Keeping Wandering Patients Safe: Best Practices for Assisted Living Facilities Part I
Assisted living facilities cater to different senior populations and provide varying levels of services and care depending on an individual’s needs. Typically, these facilities assist residents with activities of daily living and basic care support in a homelike or apartment setting. Residents receive three meals a day, recreational and social activities, housekeeping, linen service, apartment maintenance and transportation.
With these services also come various exposures around patient care with the level of risk increasing depending on a resident’s condition. For example, seniors with Alzheimer’s or other forms of dementia require additional care and are typically in a specialized area within the facility. These individuals have an elevated risk of wandering off from the assisted living facility, which poses unique challenges for those facilities that house them. Wandering puts patients in harm’s way, as they could fall, get into an accident, become a crime victim, or suffer from exposure to outdoor elements.
In order to address the risk of wandering patients, assisted living facilities will identify which patients are at greatest risk of wandering off; properly supervise at-risk patients; identify and control wandering triggers in the environment; and treat the root causes of wandering – all best practices that are commonly implemented.
Implementing Safety Measures
Once the facility identifies at-risk wandering patients through a careful and complete evaluation, there are supervisory measures that should be in place to keep patients safe, and help prevent them from wandering, including:
- Patients should never be left unsupervised while they’re waiting for any type of medical treatment or test.
- Patients with a risk of wandering should be placed in rooms situated in areas where there is high staff traffic. Moreover, it’s best if the patient’s only route out of the facility forces him or her to walk past a nurse’s desk or supervisory station.
- Patients should be checked on regularly and, if necessary, be put under constant supervision. Staff can also encourage high-risk patients to remain inside the assisted facility by playing a recording of a voice familiar to the patient, such as that of a close loved one or family member.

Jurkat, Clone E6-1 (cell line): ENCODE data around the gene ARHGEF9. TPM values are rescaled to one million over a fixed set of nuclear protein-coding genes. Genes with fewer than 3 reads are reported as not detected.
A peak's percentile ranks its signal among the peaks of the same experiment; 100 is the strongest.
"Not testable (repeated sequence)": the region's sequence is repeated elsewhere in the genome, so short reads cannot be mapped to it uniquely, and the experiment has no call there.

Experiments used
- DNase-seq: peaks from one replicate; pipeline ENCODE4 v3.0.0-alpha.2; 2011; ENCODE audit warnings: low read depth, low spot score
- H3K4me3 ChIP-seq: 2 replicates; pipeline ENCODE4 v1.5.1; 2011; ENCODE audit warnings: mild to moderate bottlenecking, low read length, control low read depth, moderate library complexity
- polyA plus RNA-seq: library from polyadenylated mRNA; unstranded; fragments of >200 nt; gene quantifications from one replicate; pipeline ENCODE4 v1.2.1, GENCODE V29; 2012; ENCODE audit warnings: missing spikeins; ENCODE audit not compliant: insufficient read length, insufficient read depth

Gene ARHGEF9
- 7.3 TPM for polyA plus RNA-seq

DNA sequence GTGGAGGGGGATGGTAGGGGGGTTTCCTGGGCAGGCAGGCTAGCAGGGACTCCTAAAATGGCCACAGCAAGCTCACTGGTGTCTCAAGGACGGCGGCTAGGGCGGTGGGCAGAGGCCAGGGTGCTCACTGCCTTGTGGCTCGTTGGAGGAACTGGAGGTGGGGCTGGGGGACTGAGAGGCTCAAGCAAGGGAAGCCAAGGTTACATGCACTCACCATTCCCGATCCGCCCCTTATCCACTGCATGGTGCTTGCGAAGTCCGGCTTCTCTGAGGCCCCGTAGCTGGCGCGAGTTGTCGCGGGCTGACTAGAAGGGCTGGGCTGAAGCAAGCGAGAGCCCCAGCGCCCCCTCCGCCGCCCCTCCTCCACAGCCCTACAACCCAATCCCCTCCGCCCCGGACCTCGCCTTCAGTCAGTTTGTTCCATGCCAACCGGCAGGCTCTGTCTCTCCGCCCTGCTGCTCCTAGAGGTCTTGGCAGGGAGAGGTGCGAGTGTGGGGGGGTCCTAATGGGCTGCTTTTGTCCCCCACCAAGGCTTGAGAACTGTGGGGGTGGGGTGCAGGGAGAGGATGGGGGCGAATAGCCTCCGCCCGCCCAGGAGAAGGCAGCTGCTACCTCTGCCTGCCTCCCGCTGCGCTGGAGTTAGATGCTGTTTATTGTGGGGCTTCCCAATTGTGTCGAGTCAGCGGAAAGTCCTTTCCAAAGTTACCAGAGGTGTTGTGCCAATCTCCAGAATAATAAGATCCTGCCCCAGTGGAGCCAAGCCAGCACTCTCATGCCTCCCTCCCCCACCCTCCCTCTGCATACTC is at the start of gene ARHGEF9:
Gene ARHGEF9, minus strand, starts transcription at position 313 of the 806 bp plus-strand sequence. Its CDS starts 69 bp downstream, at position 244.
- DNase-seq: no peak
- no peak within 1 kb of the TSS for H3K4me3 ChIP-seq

Additionally, facilities should be aware of specific environmental triggers that can prompt wandering by patients and implement measures designed to reduce or eliminate the presence of these triggers. Constant foot traffic, activity, and noise are known wandering triggers, as these distract, confuse, and bother patients with dementia, who will then go off to find a quite space. Also, limit or eliminate the patient’s exposure to anything that indicates that an exit is nearby, including elevators, escalators, staircases, and, of course, doors.
What’s more, certain medications have side effects that cause wandering behaviors in elderly patients. A review of a patient’s treatment regimen is critical if wandering continues, particularly if it occurs on multiple occasions.
There are other best practices the facility’s staff can implement, including preventive measures to address the risk of wandering patients, which we will review in a future article. Sound risk management and loss control prevention helps keep these patients safe. Additionally, a robust assisted living facility insurance program is essential in the event of a patient accident or injury on or off the premises, along with other critical exposures that need to be properly addressed. Caitlin Morgan specializes in insurance for assisted living facilities and nursing homes. Please contact us at 877.226.1027 for more information about our insurance and risk management solutions.
Source: Patient Safety & Quality Healthcare, Alzheimer’s Association